Jean Craighead George came easily to her life’s work as a nature writer. Her father was an entomologist (studier of insects), and the rest of her family loved the outdoors as well. Her mother enjoyed storytelling, and, after graduating from college with a degree in science, Jean was eventually able to combine both family talents by writing compelling books about nature for young people. Whether she writes factually of what happens in the animal world or weaves a story about young people who love the outdoors, she always adds a generous amount of woods lore and scientific knowledge to her writing however lyrically it’s presented.
Have you ever mistaken an object for something other than what it truly is? That is exactly what happens to sweet, hungry and unlucky Kitten in Kitten's First Full Moon by Kevin Henkes. She mistakes the first full moon she has ever seen for a big bowl of milk in the sky. She tries numerous methods to capture the bowl of milk, such as pouncing, chasing, and climbing a tree to reach it, but all attempts lead to dismal results. Then, Kitten becomes overwhelmed with excitement when she believes she has found an even bigger bowl of milk in the pond. Not realizing it is the full moon’s reflection in the water, Kitten leaps into the pond and gets soaked! Throughout the story Kitten is relentless. As the author says multiple times in the book “still, there was the little bowl of milk, just waiting” and Kitten is determined to get it. Readers will delight in Kitten’s unrestrained and enthusiastic spirit.
There's a lot more to Happy Birthday, Monster! than just monsters. Sure, there is a mummy, a skeleton, a vampire, and a ghost involved, but there's an alien and a robot too. That is not a problem. Diversity is great, especially when dealing with guys and gals like these.
This bunch is just looking to have a good time at their friend Doris' (a lizard creature of sorts) birthday. Devilish Ben is throwing the bash, and early on we see him brushing and flossing his teeth... and then brushing and flossing his horns.
The fun of Scott Beck's book is seeing how each of these very different characters interact with each other. The book explores what happens when the ghost slow dances ("You're very light on your feet.") or when the robot falls in love with an ordinary houselamp.
Exciting things are happening at your local library. The summer reading club has begun!
There's a program for children and another for teens. Both are free, fun and designed to keep students reading all summer long. After all, whether it's a book, comic or magazine, summer reading equals summer learning.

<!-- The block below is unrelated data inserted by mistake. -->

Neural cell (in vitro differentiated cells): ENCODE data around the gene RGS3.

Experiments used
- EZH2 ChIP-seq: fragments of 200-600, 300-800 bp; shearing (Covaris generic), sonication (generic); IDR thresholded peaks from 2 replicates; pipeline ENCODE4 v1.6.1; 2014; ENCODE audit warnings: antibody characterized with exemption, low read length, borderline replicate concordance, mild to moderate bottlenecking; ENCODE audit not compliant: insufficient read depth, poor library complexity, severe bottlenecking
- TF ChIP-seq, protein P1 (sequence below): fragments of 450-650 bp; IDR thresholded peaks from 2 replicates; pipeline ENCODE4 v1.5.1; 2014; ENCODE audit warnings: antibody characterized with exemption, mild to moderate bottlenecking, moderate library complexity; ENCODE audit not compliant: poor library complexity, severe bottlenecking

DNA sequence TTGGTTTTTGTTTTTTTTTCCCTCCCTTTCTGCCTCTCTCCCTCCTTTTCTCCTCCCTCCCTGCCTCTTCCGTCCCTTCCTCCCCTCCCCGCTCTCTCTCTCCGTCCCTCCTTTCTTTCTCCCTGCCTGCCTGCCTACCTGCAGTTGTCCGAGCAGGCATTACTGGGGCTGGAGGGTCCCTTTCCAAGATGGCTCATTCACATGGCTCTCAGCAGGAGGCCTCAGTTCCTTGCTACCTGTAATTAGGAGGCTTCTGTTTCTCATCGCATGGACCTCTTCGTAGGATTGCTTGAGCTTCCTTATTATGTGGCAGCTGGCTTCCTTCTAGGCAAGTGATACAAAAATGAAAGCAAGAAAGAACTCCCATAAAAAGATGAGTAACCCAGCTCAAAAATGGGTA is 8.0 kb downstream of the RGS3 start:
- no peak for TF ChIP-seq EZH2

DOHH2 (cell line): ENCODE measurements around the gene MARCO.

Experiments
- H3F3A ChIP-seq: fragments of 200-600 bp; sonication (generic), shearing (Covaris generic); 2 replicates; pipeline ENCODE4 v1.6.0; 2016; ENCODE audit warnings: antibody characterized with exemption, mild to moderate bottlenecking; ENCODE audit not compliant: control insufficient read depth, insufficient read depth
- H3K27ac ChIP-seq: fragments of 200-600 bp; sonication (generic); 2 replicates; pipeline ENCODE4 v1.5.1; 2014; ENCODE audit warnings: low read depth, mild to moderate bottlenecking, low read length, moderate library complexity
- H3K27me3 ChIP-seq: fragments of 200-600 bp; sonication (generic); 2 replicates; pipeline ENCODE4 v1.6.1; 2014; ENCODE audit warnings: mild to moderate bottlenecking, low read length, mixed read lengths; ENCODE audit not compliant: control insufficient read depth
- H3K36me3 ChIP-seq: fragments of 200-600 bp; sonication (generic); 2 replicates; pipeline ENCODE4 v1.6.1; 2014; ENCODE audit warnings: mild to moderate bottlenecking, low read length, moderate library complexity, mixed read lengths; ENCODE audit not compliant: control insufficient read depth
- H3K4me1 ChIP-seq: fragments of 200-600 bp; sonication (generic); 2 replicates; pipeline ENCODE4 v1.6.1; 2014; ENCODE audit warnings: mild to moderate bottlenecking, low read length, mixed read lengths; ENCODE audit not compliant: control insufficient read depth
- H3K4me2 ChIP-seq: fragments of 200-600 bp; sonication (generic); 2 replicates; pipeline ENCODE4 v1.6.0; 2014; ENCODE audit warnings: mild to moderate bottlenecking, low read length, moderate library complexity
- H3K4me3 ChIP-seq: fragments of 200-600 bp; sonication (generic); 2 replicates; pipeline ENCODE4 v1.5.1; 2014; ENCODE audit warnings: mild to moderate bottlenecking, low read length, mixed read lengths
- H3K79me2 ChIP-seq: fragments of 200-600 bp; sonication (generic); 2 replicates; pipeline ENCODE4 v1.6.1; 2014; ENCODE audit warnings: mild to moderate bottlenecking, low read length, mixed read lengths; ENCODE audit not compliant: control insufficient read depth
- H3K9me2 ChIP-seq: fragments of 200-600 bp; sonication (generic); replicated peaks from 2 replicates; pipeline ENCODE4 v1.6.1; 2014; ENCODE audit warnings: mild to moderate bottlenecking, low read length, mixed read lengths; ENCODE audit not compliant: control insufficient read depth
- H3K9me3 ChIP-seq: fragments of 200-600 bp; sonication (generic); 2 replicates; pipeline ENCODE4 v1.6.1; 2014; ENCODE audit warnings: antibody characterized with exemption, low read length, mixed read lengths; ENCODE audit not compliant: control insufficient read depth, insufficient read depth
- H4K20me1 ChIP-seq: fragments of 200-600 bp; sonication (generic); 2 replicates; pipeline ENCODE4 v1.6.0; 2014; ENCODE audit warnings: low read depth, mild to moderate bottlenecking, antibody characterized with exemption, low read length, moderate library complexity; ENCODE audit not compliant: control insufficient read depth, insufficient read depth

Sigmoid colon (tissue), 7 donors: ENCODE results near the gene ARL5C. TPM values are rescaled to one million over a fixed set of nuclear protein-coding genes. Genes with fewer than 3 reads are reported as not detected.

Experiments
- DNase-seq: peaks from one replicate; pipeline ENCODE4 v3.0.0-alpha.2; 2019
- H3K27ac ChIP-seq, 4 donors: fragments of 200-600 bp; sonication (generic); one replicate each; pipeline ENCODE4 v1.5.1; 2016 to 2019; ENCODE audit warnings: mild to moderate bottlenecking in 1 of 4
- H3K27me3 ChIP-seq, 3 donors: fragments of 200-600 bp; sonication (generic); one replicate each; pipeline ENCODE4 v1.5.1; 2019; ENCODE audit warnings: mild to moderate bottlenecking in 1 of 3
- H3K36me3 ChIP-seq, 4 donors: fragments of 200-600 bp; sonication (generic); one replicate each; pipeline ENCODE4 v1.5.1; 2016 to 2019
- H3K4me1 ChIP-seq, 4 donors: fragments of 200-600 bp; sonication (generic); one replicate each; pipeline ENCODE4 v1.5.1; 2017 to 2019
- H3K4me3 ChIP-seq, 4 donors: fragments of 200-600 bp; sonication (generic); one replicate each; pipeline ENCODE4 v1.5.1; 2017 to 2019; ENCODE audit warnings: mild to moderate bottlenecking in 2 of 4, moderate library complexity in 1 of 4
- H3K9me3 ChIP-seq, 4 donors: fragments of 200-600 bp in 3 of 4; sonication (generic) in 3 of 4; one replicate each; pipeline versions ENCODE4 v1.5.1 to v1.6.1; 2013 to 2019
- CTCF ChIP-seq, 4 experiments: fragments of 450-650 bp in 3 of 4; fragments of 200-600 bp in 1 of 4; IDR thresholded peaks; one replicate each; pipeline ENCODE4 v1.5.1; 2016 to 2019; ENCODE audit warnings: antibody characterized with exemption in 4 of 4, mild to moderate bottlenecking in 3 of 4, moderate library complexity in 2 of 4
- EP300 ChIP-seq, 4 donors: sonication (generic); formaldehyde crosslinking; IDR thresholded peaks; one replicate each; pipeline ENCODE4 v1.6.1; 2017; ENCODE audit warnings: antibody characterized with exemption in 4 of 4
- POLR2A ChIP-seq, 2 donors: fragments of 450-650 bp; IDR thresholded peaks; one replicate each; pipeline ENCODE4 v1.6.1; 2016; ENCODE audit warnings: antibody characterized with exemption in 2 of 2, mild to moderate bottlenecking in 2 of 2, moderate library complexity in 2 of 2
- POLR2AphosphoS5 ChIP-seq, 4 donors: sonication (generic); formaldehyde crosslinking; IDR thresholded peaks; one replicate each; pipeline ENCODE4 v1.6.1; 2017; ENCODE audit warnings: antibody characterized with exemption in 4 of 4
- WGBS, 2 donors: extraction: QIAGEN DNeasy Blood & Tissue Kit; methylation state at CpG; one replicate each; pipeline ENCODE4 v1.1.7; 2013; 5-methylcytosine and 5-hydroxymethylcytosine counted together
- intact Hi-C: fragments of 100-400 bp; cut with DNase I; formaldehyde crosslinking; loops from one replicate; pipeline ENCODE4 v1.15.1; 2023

The theme for this year's children's club and this column is "Amazing Tales." Be they of the animal, tall, folk or fairy variety, all can be found at your library!
Read what you want, when you want! No meetings to attend, just visit the library any time. Keep track of what you're reading if you want - but it's not required. Kids can keep having fun all summer at our free programs. Review what you read and be entered to win prizes.
School is almost out, but pirates are most definitely still in, which is why it is wonderful to come across a picture book like A Pirate’s Guide to First Grade. In it, a young boy gets ready for his first day of school, accompanied by all of his imaginary pirate friends. He awakens to his scurvy dog happily licking his face, but there’s no time to wait! Ye must set sheets to the wind and sail!
The text, all in pirate talk, might be a bit distancing at first, but with a glossary in the back and the clear illustrations, I think most young first mates will be able to figure out what’s going on. A parent could even make up a game with their child, figuring out what “Gangway me hearties!” could possibly mean.
In A Tale of Two Castles, by Gail Carson Levine, young Elodie embarks on her journey to Two Castles with the warning of her family ringing in her ears: beware of ogres and dragons, and, even worse, the whited sepulcher. Elodie’s parents think she will apprentice to a weaver. But headstrong, independent Elodie dreams of becoming a mansioner--an actress. As she nears Two Castles, Elodie discovers that the free,10-year apprenticeships have been abolished. She does not have enough money to pay for an apprenticeship or to pay for the voyage home. What will she do? How will she survive?
Ella Fitzgerald developed a love for music and singing while she was a young girl growing up in New York. She and her mother Tempie used to dance around their apartment while Ella's younger sister Frances repeatedly put the needle back to the beginning of the record so that they could dance and sing the day away. They had such a grand time that they forgot all about the washing and the ironing. The book Skit Skat Raggedy Cat Ella Fitzgerald by Roxanne Orgill and illustrated by Sean Qualls introduces us to the young Ella. At thirteen, Ella and her friend Charlie were singing and dancing on Morgan Street outside the apartment building. It was 1930 in Yonkers New York and people did not have much money. But some folks were able to spare some change for Ella and Charlie. They occasionally had a nickel or two tossed at them.
Charlie and Ella put their nickels together and they were able to take the Number 1 trolley to the end of the line. From there they climbed aboard the subway train to 125th Street. They were in Harlem. Ella watched the dancers at the Savoy Ballroom on Lenox Avenue. When Ella and Charlie danced outside the theatre, people tossed them their loose change. They were making more money than the shoeshine boys. Ella knew that she was going to be famous and she told everyone so.